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Concurrent Receipt of Military Retired Pay and Veteran Disability: Background and Issues for Congress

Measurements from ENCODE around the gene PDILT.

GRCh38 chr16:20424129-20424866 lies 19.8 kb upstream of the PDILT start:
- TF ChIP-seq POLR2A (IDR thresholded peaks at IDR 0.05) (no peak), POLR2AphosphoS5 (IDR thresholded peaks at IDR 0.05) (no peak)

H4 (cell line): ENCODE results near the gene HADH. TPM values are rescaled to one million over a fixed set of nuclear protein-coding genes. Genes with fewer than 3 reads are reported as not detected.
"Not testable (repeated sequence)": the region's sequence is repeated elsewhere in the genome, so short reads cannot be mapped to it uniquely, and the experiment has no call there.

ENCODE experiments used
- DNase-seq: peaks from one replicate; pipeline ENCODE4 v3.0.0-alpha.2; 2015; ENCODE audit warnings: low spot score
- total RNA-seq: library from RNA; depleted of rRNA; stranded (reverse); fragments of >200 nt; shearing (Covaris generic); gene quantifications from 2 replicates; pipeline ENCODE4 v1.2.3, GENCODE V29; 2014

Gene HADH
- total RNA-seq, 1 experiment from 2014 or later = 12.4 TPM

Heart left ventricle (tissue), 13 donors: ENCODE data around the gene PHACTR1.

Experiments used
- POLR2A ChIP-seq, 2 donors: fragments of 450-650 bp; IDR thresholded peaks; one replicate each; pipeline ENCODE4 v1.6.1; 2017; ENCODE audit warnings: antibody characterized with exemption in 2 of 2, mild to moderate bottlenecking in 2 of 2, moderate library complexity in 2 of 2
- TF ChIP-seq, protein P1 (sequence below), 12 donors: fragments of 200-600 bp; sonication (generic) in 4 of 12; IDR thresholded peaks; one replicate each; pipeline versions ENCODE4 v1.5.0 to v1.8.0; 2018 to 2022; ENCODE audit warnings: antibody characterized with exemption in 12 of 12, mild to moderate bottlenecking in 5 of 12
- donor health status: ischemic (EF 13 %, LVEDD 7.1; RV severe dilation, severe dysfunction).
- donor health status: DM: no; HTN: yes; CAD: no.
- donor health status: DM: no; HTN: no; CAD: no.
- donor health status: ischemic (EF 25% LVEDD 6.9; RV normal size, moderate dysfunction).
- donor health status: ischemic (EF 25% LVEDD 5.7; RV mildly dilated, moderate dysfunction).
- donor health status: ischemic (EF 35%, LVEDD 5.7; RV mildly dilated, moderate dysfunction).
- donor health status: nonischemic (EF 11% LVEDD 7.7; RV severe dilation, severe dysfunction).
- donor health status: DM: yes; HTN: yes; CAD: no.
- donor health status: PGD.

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Concurrent receipt in the military context typically means simultaneously receiving two types of federal monetary benefits: military retired pay from the Department of Defense (DOD) and disability compensation from the Department of Veterans Affairs (VA). Prior to 2004, existing laws and regulations dictated that a military retiree could not receive two payments from federal agencies for the same purpose; military retired pay and VA disability compensation were considered to fall under that restriction. As a result, military retirees with physical disabilities recognized by the VA had their (taxable) military retired pay offset, or reduced dollar-for-dollar, by the amount of their (nontaxable) VA compensation. Legislative activity on the issue of concurrent receipt began in the late 1980s and culminated in the provision for Combat-Related Special Compensation (CRSC) in the Bob Stump National Defense Authorization Act for Fiscal Year 2003 (P.L. 107-314). Since then, Congress has added Concurrent Retirement and Disability Payments (CRDP) for those retirees with a disability rated at 50% or greater, extended concurrent receipt to additional eligible populations, and further refined and clarified the program.



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